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By handlerstudio  
In Maryland waters on the Chesapeake Bay, it is only legal to drag for oysters (pronounced arsters) under sail. The workboats are called skipjacks. The newest ones were built in the 1950s, the oldest still working were built in the late 1800s. They are all wood, mostly hard chined boats with huge mains'ls (that is, mainsails) with very long booms and relatively small jibs. They have immense power, not so much speed. For some reason, this one has a single reef in the main....funny, cause not a lot of wind. The small boats behind them are called push boats. The skipjacks have no engines. They were allowed to have motor assist one day a week. That power was the push boats. And if you look carefully at the water behind the push is under power....Visible both the boat on the water, and the Lady Katy at the dock in Cambridge MD. Their season is Nov. 15 to March they are sailing in the coldest dead of winter. And captaining a boat often passed from farther to son. At one time, Chrisfield MD was the busiest port in this country....and it was all shipping out oysters...which (as is human folly) seemed to be endlessly abundant in the Bay. The Chesapeake was at one time the richest estuary in the world. And then, over time, between viral diseases and over catching...they started to decline, and almost disappear, which is the case now. The water in the Bay used to be pretty clear, because oysters are filters. Not now...there are not enough. The skipjack fleet, as a commercial fleet probably had its last days in the late 1990s. These boats, of deep lore and history, survive now as charter boats, for people who want to experience a taste of the past, go out as tourists. At least, for those that do that, there can be the funds to keep them sailing. A few have gone into private hands (shown in the versions). It is a sad story. The blue crabs are still there. The watermen still go out in the warmer weather and catch them...and they are delicious and still mostly abundant. But not the oysters. They are close to gone. Some say they are making a small comeback..and if will take years and years. And these boats will never fish again.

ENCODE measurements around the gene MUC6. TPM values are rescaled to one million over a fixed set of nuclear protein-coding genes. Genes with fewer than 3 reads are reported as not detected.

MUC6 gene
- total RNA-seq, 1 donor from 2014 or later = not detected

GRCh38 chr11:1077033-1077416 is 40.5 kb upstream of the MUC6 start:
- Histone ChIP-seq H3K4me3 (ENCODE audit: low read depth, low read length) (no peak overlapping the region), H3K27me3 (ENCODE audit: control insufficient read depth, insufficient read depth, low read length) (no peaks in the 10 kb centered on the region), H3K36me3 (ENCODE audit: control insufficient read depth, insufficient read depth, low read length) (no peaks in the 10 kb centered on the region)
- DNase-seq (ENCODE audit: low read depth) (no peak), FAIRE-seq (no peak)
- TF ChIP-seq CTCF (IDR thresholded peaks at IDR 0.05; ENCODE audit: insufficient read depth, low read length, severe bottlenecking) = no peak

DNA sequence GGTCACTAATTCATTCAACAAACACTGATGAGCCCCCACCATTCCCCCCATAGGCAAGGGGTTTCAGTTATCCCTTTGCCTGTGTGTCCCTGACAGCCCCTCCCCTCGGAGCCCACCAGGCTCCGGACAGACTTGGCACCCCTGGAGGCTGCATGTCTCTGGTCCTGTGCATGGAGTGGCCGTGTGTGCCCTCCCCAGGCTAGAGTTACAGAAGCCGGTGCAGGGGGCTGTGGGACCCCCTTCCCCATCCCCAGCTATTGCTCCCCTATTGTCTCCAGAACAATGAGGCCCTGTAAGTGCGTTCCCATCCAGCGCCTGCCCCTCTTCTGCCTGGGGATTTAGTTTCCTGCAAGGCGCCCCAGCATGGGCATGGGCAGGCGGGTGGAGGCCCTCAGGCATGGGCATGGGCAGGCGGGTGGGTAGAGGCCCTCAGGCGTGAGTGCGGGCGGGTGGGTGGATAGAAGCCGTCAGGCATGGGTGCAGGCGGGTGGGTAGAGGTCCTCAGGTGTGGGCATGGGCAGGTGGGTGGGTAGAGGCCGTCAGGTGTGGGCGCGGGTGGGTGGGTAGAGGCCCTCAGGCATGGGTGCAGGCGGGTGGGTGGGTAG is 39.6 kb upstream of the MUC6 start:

Tags: Photo journalism History Sailboats Oysters Cheapeake Bay Skipjacks

Voters: User_Removed, banehawi, Kabrielle and 32 more

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Daisymaye Plus
12 23 18 Canada
23 Sep 2020 5:23AM
An interesting set Peter.
23 Sep 2020 6:06AM
Lovely set, Peter, and a great and interesting write-up about these boats and the 'arsters' which I hope make a successful come-back.
Alfie_P Plus
13 927 2 United Kingdom
23 Sep 2020 6:37AM
Splendid set Peter 😊

AlfieK Plus
4 1 1 United Kingdom
23 Sep 2020 6:38AM
An excellent set Peter and a very interesting write-upon the history of these boats,
johnke Plus
8 223 16 England
23 Sep 2020 7:43AM
Love the set Peter and would like to see with my eyes these interesting vessels. thank you for sharing and for the Info....John
dales Plus
5 11 Australia
23 Sep 2020 12:30PM
A wonderful boating set Peter
Mollycat Plus
7 21 2 United Kingdom
23 Sep 2020 1:11PM
Excellent set and narrative Peter.

Saastad Plus
1 16 15 Norway
23 Sep 2020 10:25PM
Lovely set Peter!

Arne Smile
Chinga Plus
10 3 2 United Kingdom
23 Sep 2020 11:42PM
Boatabilia and appeal. great set, great write-up Peter !!
Excellent work, Isabel GrinGrin

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